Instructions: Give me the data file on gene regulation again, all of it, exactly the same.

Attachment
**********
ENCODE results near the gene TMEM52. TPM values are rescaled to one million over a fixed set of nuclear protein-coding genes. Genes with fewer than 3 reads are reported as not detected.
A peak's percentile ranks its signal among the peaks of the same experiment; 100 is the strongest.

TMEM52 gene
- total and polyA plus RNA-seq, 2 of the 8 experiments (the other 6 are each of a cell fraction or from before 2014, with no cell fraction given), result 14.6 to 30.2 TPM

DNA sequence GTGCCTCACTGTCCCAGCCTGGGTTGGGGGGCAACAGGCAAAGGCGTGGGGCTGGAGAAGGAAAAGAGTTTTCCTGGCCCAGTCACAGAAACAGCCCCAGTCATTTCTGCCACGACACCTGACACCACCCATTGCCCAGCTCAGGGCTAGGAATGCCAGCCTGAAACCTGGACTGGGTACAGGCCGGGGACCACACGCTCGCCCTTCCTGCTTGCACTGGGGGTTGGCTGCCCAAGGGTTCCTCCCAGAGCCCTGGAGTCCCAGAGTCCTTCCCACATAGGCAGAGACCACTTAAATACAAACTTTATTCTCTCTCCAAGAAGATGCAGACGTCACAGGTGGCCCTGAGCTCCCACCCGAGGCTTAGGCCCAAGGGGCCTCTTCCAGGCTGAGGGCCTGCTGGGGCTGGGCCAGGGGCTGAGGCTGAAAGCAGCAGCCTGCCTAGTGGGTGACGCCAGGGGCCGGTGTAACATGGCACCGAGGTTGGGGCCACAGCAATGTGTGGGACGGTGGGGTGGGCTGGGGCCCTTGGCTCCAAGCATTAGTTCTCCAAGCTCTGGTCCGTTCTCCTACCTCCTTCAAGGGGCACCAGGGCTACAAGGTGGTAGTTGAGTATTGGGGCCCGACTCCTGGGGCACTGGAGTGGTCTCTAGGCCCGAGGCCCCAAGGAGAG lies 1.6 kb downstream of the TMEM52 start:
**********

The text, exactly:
ENCODE results near the gene TMEM52. TPM values are rescaled to one million over a fixed set of nuclear protein-coding genes. Genes with fewer than 3 reads are reported as not detected.
A peak's percentile ranks its signal among the peaks of the same experiment; 100 is the strongest.

TMEM52 gene
- total and polyA plus RNA-seq, 2 of the 8 experiments (the other 6 are each of a cell fraction or from before 2014, with no cell fraction given), result 14.6 to 30.2 TPM

DNA sequence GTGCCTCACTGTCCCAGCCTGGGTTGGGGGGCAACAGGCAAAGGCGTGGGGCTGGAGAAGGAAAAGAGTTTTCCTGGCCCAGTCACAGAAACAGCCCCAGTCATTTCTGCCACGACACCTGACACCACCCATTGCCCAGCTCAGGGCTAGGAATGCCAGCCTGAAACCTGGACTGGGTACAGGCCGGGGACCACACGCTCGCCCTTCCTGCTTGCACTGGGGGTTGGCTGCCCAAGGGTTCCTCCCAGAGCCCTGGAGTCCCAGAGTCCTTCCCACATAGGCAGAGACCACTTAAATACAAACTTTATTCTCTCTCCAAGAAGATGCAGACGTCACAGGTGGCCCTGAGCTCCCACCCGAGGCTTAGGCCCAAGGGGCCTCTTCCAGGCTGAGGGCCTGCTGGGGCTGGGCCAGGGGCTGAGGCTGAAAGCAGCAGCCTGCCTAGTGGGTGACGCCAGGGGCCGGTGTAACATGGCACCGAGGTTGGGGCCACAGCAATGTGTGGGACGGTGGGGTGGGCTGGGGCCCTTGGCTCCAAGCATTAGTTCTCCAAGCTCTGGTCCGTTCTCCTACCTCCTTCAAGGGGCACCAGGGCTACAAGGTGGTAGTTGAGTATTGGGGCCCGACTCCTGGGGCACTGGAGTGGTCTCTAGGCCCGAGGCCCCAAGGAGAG lies 1.6 kb downstream of the TMEM52 start: